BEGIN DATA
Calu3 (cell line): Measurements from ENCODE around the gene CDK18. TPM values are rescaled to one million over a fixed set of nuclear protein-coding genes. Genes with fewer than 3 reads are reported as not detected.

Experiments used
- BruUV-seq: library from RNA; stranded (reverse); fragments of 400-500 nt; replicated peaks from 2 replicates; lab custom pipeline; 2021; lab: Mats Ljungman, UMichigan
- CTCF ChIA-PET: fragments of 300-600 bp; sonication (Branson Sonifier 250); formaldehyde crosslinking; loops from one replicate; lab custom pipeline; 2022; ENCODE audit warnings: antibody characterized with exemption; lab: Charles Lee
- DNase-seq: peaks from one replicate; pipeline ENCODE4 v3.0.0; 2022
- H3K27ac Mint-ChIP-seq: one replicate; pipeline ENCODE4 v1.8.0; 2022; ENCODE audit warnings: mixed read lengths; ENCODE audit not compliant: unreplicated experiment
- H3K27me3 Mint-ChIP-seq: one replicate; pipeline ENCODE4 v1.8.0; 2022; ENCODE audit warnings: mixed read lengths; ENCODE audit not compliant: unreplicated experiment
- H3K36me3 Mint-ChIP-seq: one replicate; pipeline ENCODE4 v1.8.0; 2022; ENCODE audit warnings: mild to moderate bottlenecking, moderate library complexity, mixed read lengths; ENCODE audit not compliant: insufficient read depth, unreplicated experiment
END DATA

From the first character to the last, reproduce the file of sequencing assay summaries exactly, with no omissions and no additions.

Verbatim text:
Calu3 (cell line): Measurements from ENCODE around the gene CDK18. TPM values are rescaled to one million over a fixed set of nuclear protein-coding genes. Genes with fewer than 3 reads are reported as not detected.

Experiments used
- BruUV-seq: library from RNA; stranded (reverse); fragments of 400-500 nt; replicated peaks from 2 replicates; lab custom pipeline; 2021; lab: Mats Ljungman, UMichigan
- CTCF ChIA-PET: fragments of 300-600 bp; sonication (Branson Sonifier 250); formaldehyde crosslinking; loops from one replicate; lab custom pipeline; 2022; ENCODE audit warnings: antibody characterized with exemption; lab: Charles Lee
- DNase-seq: peaks from one replicate; pipeline ENCODE4 v3.0.0; 2022
- H3K27ac Mint-ChIP-seq: one replicate; pipeline ENCODE4 v1.8.0; 2022; ENCODE audit warnings: mixed read lengths; ENCODE audit not compliant: unreplicated experiment
- H3K27me3 Mint-ChIP-seq: one replicate; pipeline ENCODE4 v1.8.0; 2022; ENCODE audit warnings: mixed read lengths; ENCODE audit not compliant: unreplicated experiment
- H3K36me3 Mint-ChIP-seq: one replicate; pipeline ENCODE4 v1.8.0; 2022; ENCODE audit warnings: mild to moderate bottlenecking, moderate library complexity, mixed read lengths; ENCODE audit not compliant: insufficient read depth, unreplicated experiment